Article in local newspaper about Ben-Ghazi


Freedom of religion and speech YDR article

December 19, 2012 at 12:52pm

York academics, clergy disagree over limitations on freedom of speech


Daily Record/Sunday News

<!–date–> Updated: 09/25/2012 05:21:10 PM EDT Does freedom of speech have limitations when words prove capable of inciting deadly violence?One area academic says yes, while a York pastor isn’t so sure.

They responded to mixed reports that an anti-Muslim video led to deadly violence in Benghazi. American ambassador to Libya Christopher Stevens and four other consulate staff were killed Sept. 11 in the violent uprising.

The Rev. Jim Driskell said the American media was too quick to blame the attack on the low-grade anti-Muslim video, “Innocence of Muslims.”

Driskell, pastor of First St. Johns Lutheran Church at 140 W. King St., doubts the movie fueled the attack. U.S. officials are still determining how much of the attack was preplanned.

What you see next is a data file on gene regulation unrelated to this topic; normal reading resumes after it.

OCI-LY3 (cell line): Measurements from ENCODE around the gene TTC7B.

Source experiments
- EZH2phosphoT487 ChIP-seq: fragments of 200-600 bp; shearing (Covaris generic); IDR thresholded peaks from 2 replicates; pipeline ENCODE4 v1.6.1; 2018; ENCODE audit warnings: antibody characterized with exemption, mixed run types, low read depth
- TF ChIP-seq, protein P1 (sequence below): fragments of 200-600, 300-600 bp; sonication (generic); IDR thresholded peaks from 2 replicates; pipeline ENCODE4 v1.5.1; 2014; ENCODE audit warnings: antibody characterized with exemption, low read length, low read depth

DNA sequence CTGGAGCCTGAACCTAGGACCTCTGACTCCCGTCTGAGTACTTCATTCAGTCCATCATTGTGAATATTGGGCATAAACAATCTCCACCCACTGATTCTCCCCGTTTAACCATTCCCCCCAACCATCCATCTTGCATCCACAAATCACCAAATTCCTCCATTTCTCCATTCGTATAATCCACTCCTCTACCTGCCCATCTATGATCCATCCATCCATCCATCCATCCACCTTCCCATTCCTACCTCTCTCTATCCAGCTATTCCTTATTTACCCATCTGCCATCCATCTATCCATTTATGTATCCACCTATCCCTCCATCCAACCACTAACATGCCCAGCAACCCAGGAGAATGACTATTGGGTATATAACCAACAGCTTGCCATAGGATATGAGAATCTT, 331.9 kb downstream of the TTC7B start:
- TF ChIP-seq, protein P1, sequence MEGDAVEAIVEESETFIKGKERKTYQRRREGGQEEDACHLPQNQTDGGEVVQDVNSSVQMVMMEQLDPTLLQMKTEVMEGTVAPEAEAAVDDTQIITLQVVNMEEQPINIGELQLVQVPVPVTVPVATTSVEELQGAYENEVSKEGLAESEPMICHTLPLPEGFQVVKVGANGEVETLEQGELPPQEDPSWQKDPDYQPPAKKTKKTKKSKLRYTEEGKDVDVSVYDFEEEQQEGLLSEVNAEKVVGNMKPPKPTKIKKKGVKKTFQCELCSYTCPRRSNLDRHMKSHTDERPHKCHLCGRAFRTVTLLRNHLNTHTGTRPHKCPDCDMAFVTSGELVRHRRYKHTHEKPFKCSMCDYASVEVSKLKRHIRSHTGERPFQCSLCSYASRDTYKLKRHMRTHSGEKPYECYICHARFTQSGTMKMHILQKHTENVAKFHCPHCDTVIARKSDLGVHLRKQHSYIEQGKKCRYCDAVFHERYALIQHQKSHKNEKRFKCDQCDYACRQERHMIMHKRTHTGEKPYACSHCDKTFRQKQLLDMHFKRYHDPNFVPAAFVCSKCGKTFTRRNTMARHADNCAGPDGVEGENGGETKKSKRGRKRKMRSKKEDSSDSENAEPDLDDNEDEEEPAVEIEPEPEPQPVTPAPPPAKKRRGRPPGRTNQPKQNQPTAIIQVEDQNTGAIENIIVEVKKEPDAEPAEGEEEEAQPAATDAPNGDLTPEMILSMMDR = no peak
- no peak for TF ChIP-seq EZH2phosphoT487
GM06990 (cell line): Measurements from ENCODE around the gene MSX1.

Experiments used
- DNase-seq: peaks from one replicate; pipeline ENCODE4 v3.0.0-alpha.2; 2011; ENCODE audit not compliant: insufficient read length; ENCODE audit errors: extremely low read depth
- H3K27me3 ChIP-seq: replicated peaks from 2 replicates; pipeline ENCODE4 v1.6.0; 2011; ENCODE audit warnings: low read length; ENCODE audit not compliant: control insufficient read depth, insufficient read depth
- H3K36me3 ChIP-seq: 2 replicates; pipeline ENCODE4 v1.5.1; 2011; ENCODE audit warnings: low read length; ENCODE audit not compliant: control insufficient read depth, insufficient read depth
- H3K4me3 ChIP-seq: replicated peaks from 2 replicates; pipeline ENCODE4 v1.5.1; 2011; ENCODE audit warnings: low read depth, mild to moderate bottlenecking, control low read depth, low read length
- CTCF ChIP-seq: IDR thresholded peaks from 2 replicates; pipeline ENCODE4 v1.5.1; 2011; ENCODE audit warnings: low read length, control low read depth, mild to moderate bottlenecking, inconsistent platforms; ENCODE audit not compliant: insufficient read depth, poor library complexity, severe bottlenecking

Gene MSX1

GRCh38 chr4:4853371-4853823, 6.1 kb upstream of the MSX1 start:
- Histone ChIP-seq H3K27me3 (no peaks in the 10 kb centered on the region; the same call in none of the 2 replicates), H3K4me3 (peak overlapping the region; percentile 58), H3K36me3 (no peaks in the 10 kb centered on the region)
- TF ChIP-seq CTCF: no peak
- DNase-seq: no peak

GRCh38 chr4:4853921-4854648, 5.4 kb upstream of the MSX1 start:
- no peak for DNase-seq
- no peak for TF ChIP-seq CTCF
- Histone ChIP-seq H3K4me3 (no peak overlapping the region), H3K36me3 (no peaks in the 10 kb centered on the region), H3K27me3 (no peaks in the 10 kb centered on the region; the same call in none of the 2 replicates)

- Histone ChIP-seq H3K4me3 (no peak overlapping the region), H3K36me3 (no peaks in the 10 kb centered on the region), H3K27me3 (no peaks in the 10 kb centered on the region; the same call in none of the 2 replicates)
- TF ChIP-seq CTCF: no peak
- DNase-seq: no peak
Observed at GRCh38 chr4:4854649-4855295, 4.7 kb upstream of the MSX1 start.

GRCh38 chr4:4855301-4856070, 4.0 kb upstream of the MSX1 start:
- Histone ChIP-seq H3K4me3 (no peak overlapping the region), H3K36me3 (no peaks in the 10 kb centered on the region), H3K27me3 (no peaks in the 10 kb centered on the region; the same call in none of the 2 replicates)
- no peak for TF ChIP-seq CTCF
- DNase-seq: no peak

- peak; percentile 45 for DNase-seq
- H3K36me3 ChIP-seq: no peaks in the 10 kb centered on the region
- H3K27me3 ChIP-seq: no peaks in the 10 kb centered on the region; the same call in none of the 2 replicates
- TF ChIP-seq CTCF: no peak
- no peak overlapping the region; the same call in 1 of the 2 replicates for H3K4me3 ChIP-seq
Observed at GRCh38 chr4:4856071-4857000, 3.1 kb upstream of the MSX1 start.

“It seems clear that this was a terrorist plot and not some spontaneous act of violence,” Driskell said. “But let’s focus on where the violence is coming from and how to stop that, instead of trying to find ways to shut Americans up.”

The onus, he stressed, should be placed on the perpetrators of the violence, not on those exercising their First Amendment rights.

Lee Barrett, professor of theology at Lancaster Theological Seminary, said the First Amendment includes no absolute protection. Comparing it to laws against shouting fire in a crowded theater, Barrett said free speech in the religious realm should have restrictions as well.”Freedom of speech is not the only moral value and it’s not the only political value,” he said. “Often moral and political values don’t harmonize nicely and you have to make some choices.”

For Barrett, the choices are simple. He believes the video had some role in the violence, just as general religious oppression has promoted unrest in the Middle East for centuries.

“If you weigh on the scales dozens of dead Americans, Libyans and Egyptians over the right of one jerk to say outrageous things, then I think the rights of the dead take precedence,” he said.

What about Christians?